A student in a maths class was trying to get some information from her teacher. She was given some clues and then the teacher ended by saying, "Well, how old are they?"

A mathematician goes into a supermarket and buys four items. Using a calculator she multiplies the cost instead of adding them. How can her answer be the same as the total at the till?

Given the products of adjacent cells, can you complete this Sudoku?

If you take a three by three square on a 1-10 addition square and multiply the diagonally opposite numbers together, what is the difference between these products. Why?

Mr McGregor has a magic potting shed. Overnight, the number of plants in it doubles. He'd like to put the same number of plants in each of three gardens, planting one garden each day. Can he do it?

Here is a Sudoku with a difference! Use information about lowest common multiples to help you solve it.

Find the smallest whole number which, when mutiplied by 7, gives a product consisting entirely of ones.

Whenever a monkey has peaches, he always keeps a fraction of them each day, gives the rest away, and then eats one. How long could he make his peaches last for?

Each clue in this Sudoku is the product of the two numbers in adjacent cells.

Special clue numbers related to the difference between numbers in two adjacent cells and values of the stars in the "constellation" make this a doubly interesting problem.

A Latin square of order n is an array of n symbols in which each symbol occurs exactly once in each row and exactly once in each column.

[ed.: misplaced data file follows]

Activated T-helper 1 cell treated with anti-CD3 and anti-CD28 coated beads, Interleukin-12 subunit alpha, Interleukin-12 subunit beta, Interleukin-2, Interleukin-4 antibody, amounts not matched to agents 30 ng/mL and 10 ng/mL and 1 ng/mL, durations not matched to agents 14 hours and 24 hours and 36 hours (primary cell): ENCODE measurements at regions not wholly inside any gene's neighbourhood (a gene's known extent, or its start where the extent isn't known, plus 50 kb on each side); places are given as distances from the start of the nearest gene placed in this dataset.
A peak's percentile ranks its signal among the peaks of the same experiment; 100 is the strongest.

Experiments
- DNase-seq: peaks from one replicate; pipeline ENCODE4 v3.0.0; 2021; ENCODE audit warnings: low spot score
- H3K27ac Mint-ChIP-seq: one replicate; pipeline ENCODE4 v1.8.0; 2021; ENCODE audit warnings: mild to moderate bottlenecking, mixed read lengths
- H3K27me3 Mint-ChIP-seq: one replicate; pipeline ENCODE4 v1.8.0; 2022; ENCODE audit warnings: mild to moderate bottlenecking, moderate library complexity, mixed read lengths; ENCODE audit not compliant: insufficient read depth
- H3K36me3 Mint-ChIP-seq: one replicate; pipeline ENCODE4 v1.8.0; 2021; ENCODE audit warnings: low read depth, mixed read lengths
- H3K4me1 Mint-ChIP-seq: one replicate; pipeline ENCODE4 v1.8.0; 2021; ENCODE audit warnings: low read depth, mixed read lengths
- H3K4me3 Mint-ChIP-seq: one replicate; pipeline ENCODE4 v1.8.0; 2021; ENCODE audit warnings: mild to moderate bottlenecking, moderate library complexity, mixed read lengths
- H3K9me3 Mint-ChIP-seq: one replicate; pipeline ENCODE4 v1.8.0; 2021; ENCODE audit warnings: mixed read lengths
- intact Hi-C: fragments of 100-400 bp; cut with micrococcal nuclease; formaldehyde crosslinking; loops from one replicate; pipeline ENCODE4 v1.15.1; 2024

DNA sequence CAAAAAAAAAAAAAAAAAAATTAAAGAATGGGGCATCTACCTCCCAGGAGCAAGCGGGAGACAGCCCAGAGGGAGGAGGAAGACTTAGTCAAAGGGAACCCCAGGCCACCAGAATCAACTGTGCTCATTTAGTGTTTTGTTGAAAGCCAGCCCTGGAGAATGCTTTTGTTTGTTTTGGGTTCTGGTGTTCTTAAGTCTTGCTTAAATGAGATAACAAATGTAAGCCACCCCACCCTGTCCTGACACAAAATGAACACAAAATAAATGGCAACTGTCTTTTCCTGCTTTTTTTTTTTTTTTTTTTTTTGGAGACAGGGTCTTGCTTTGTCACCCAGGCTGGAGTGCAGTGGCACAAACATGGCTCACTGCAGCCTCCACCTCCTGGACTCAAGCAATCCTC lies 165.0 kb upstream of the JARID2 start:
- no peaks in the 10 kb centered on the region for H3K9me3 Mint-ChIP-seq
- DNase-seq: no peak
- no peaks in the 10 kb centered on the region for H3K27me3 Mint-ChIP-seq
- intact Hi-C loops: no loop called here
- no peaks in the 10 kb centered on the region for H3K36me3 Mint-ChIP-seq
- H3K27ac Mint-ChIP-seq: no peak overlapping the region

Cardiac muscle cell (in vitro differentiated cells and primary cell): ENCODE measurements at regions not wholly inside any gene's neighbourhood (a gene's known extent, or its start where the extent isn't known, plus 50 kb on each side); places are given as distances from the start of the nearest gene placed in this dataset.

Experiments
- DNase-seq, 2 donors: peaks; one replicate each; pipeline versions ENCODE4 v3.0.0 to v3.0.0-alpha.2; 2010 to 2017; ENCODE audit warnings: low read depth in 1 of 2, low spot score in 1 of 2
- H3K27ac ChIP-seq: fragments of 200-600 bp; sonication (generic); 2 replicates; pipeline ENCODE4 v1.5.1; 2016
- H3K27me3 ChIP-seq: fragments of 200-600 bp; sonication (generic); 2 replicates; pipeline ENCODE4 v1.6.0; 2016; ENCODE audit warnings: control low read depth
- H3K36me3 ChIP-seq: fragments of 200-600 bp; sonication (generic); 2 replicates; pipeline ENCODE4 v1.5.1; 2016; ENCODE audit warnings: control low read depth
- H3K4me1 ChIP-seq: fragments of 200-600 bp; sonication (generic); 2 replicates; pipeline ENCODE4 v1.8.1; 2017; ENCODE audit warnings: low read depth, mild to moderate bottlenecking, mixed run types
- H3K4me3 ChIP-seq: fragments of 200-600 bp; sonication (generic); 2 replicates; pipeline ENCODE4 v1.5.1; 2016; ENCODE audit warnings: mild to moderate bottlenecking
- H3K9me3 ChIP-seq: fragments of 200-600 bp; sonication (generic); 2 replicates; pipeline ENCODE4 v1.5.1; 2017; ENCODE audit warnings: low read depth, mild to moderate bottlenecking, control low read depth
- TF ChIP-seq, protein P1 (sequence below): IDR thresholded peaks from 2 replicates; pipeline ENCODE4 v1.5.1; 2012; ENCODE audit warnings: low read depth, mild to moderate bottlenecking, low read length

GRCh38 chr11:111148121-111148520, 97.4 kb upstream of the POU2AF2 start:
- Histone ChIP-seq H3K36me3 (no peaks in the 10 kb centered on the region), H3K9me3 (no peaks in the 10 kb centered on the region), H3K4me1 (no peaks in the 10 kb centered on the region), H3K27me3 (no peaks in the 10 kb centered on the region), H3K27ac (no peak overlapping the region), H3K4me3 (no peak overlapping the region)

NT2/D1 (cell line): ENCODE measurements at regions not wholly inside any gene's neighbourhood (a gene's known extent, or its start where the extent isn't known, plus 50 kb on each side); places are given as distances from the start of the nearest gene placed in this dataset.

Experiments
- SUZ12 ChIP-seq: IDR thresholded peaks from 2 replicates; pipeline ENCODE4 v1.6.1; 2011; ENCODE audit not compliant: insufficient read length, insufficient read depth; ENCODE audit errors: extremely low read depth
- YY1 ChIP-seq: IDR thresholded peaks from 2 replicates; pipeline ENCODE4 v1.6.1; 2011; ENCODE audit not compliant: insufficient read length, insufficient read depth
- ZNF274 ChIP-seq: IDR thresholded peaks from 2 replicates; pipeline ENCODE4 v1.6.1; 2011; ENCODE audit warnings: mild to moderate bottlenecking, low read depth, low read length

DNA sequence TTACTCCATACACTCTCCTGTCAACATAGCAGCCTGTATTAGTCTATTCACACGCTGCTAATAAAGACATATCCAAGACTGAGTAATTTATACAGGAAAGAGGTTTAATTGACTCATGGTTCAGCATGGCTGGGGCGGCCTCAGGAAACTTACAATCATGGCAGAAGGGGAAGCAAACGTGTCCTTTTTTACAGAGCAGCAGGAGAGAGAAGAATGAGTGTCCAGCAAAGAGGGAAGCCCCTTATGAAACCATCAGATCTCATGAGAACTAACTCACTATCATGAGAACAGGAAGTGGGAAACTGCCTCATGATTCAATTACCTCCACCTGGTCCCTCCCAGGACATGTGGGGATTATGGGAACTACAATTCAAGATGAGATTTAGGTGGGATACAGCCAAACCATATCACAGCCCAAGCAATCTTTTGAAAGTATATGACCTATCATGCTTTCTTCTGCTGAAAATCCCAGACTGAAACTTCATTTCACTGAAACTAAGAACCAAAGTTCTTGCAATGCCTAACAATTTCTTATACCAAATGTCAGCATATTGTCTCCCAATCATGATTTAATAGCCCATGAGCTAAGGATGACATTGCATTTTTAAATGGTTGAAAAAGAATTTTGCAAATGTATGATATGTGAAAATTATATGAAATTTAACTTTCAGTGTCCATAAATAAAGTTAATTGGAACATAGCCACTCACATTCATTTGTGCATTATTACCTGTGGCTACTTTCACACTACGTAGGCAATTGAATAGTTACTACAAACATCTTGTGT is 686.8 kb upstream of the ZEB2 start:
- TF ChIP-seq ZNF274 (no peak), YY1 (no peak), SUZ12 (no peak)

The number of plants in Mr McGregor's magic potting shed increases overnight. He'd like to put the same number of plants in each of his gardens, planting one garden each day. How can he do it?

Five numbers added together in pairs produce: 0, 2, 4, 4, 6, 8, 9, 11, 13, 15 What are the five numbers?

Ben passed a third of his counters to Jack, Jack passed a quarter of his counters to Emma and Emma passed a fifth of her counters to Ben. After this they all had the same number of counters.

Arrange the four number cards on the grid, according to the rules, to make a diagonal, vertical or horizontal line.

This Sudoku puzzle can be solved with the help of small clue-numbers on the border lines between pairs of neighbouring squares of the grid.

A cinema has 100 seats. Show how it is possible to sell exactly 100 tickets and take exactly £100 if the prices are £10 for adults, 50p for pensioners and 10p for children.

Different combinations of the weights available allow you to make different totals. Which totals can you make?

First Connect Three game for an adult and child. Use the dice numbers and either addition or subtraction to get three numbers in a straight line.

This Sudoku, based on differences. Using the one clue number can you find the solution?

Play the divisibility game to create numbers in which the first two digits make a number divisible by 2, the first three digits make a number divisible by 3...

You need to find the values of the stars before you can apply normal Sudoku rules.

The puzzle can be solved by finding the values of the unknown digits (all indicated by asterisks) in the squares of the $9\times9$ grid.

Do you notice anything about the solutions when you add and/or subtract consecutive negative numbers?